gtchat 06192015 Gifted Teen

 

“OK . . . let’s be honest: you cannot force a reluctant teenager to do anything, at least not for long. Whether it’s to do more homework (or to not obsess about its completion); to begin to become more social (or to cut back on the dating circuit); or to start planning for one’s college future (or to forget thinking of Harvard in 8th grade), teens have their own personal agendas, many of which tie into their newly found senses of power and independence.” ~ Dr. James Delisle

 

The teen years can be some of the most daunting years for gifted children as well as their parents and teachers. Gifted, profoundly gifted (PG) and twice-exceptional (2E) teens face many challenges not experienced by their age-peers. They often face unreasonable expectations and mixed messages about their abilities from adults. Gifted teens can have a different view of life and the world than do their classmates. They may prefer to be with intellectual peers rather than age-peers.

There was no shortage of acknowledging challenges for gifted kids:

  • There is nothing without challenge. Except learning, but he will never learn the way they want him to anyway. ~ Mona Chicks
  • For us, I think the social and emotional issues are the biggest hurdles. ~Celi Trépanier
  • My daughter is GT and basketball player. Was told she can’t be smart and a jock.Cliques can cause issues. She changed minds. ~Jodi Foreman
  • Where to start? All of them. Peers, asynchrony, divergent interests, feeling more, BEING more. ~ Jen Merrill

We next turned our attention to asynchronous development as it had been mentioned several times at this point. Asynchronous development – many ages at once – can have a profound impact on their social lives. Jonathan Bolding, middle school teacher of gifted and talented students in Nashville, told us that an “inability to connect with same-age peers may lead to social isolation.” Although intellectually ready to handle more challenging academics, they may not be able to navigate the social scene as easily.

Our third question considered sleep deprivation … how do you get a gifted teen to turn off the lights? For the homeschoolers present, this did not seem as much of a problem as it did for those with kids in public schools where early starts to the day proved difficult for most teens. It was an issue that followed many teens into adulthood. Many suggestions were offered on ways to get a teen to sleep. According to Dr. Jim Delisle, “A gifted teen’s greatest enemy is lack of sleep. Sleep is often not considered a priority for gifted adolescents. Resultant crankiness, listlessness, general “unattractiveness” are a direct result of this lack of sleep. The teen mind is often in overdrive – try to find methods of relaxation.”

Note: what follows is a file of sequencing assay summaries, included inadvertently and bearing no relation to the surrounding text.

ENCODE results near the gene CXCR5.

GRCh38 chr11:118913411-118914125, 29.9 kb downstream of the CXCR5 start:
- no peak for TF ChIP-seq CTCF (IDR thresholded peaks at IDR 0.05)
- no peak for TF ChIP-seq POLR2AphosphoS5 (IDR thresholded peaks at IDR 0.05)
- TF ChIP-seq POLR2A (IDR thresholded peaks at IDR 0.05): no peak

How best can adults support sensible risk-taking regarding education? Risk-taking is a huge component in creativity! Teens should not shy away from actions for fear of appearing ‘different’.  They need to understand that being less than perfect is okay and not everyone is successful on the first attempt. (S. White) Learning to deal with failure and overcoming it are skills that can be learned during the teen years. Parents and teachers should both model how to cope with failure; be honest with their kids/students.

Many good strategies were discussed for developing self-advocacy in teens. Self-advocacy can be nurtured by allowing teens to experience natural consequences for their actions early on. Parents need to be less involved in ‘rescuing’ teens from academic issues and lend support to their teen. Jen Merrill suggested, “Start small. Encourage them to do things for themselves in public. Gradually work up to educational advocacy.”

The teen years can be a balancing act between ‘fitting in’ and intellectual authenticity with age-peers. It’s natural for teens to want to fit in with peer groups. Adults need to be understanding and give them some space to find their own way. Jeremy Bond, a parent, expressed it this way, “As with all teens, they should know you’ll always be there for support, but not to navigate things for them.” A transcript of this chat may be found at Storify.

This week, our sponsor GiftedandTalented.com gave away a scholarship for a 3-month subscription to their K-7 Math and Language Arts Combination Course. The winner was Virginia  Pratt, a teacher of gifted and talented students in South Carolina. GiftedandTalented.com was born out of Stanford’s EPGY. EPGY was led by Professor Patrick Suppes and they are honored to continue his legacy.  Virginia was able to answer the question – “During Patrick Suppes’ 64 years at Stanford, how many books did he publish?” (Answer: 34) Congratulations, Virginia and many thanks to GiftedandTalented.com!

gtchat-logo-with-sponsor

 

Global #gtchat Powered by the Texas Association for the Gifted and Talented and sponsored by GiftedandTalented.com is a weekly chat on Twitter. Join us Fridays at 7E/6C/5M/4P in the U.S., Midnight in the UK and Saturdays 11 AM NZST/9 AM AEST to discuss current topics in the gifted community and meet experts in the field. Transcripts of our weekly chats can be found at Storify. Our Facebook Page provides information on the chat and news & information regarding the gifted community. Also, checkout our new Pinterest Page and Playlist on YouTube.